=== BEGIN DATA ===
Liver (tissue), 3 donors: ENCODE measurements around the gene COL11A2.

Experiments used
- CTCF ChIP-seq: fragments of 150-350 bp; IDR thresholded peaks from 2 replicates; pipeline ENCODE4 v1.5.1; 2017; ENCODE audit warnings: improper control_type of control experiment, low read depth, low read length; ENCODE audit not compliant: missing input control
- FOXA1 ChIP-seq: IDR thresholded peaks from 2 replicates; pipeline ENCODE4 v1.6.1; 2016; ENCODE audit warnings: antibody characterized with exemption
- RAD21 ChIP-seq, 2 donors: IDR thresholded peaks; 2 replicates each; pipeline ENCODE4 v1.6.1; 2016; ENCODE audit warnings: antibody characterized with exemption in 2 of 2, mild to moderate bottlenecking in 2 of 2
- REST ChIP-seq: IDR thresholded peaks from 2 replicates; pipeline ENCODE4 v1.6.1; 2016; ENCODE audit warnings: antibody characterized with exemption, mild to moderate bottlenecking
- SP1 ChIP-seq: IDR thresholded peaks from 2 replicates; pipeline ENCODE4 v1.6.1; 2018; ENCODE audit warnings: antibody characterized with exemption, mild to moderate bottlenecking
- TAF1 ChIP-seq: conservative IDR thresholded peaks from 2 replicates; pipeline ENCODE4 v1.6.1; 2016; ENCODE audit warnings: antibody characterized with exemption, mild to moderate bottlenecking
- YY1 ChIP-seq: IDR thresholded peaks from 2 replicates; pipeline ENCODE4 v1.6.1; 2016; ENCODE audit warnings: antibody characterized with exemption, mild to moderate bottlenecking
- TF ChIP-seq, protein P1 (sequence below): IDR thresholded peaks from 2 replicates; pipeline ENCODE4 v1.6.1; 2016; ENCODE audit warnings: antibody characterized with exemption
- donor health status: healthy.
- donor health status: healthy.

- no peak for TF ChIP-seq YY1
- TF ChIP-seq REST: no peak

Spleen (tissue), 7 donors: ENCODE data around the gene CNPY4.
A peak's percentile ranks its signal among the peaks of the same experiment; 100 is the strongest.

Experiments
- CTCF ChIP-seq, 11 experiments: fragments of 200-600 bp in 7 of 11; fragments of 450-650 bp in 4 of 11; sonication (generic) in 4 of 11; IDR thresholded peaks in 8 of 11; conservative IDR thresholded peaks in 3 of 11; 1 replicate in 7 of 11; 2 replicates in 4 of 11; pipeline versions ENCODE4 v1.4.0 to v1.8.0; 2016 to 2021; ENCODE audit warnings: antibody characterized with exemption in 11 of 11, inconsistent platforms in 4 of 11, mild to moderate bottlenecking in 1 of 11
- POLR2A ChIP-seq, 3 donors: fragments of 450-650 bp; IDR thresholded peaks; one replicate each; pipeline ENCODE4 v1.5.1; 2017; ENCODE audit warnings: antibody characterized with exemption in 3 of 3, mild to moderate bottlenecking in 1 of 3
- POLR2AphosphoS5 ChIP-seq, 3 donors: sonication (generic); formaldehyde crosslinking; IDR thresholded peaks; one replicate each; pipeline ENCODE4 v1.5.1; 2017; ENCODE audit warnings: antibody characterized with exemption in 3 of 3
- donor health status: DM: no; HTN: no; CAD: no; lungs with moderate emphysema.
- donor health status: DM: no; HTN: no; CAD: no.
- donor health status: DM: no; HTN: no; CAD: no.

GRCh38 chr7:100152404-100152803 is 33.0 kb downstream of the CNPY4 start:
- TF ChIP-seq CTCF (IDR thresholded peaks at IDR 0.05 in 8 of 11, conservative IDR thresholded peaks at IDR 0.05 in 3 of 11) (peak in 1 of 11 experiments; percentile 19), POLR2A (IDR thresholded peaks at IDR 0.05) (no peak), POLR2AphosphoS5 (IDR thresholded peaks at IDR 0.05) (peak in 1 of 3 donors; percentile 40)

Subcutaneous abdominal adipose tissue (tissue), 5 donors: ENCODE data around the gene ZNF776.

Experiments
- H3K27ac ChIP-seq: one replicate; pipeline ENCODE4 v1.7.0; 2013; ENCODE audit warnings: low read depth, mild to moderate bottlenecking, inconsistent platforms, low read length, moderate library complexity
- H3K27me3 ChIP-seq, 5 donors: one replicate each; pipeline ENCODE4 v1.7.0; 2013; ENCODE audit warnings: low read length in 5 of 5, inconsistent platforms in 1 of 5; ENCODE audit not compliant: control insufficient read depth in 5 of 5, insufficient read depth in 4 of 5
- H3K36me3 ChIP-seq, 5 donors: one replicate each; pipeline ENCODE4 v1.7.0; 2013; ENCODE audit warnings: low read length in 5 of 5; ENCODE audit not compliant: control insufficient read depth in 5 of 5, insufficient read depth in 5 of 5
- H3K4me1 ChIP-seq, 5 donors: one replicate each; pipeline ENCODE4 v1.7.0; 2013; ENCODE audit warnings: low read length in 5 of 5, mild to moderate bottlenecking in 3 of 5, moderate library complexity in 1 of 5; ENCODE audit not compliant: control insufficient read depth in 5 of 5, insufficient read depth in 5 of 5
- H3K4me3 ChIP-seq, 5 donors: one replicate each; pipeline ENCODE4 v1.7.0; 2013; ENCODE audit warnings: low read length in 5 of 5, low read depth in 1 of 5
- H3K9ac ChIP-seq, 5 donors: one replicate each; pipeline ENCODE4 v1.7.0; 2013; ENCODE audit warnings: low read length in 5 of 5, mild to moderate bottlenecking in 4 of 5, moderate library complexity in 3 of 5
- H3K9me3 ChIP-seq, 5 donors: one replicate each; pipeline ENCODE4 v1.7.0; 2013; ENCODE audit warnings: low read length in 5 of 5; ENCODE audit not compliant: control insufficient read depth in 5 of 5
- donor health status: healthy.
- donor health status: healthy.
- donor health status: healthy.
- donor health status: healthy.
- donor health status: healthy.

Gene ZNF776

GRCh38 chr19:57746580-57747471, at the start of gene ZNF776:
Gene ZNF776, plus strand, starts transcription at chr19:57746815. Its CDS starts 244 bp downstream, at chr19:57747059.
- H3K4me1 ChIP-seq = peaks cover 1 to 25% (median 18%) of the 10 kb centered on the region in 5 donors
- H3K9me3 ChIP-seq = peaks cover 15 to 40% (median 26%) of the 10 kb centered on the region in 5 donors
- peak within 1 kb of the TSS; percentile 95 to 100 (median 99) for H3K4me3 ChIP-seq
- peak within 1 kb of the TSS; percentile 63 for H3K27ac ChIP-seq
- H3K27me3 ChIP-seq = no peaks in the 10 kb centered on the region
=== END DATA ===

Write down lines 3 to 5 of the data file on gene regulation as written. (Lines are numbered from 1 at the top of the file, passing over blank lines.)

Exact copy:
- CTCF ChIP-seq: fragments of 150-350 bp; IDR thresholded peaks from 2 replicates; pipeline ENCODE4 v1.5.1; 2017; ENCODE audit warnings: improper control_type of control experiment, low read depth, low read length; ENCODE audit not compliant: missing input control
- FOXA1 ChIP-seq: IDR thresholded peaks from 2 replicates; pipeline ENCODE4 v1.6.1; 2016; ENCODE audit warnings: antibody characterized with exemption
- RAD21 ChIP-seq, 2 donors: IDR thresholded peaks; 2 replicates each; pipeline ENCODE4 v1.6.1; 2016; ENCODE audit warnings: antibody characterized with exemption in 2 of 2, mild to moderate bottlenecking in 2 of 2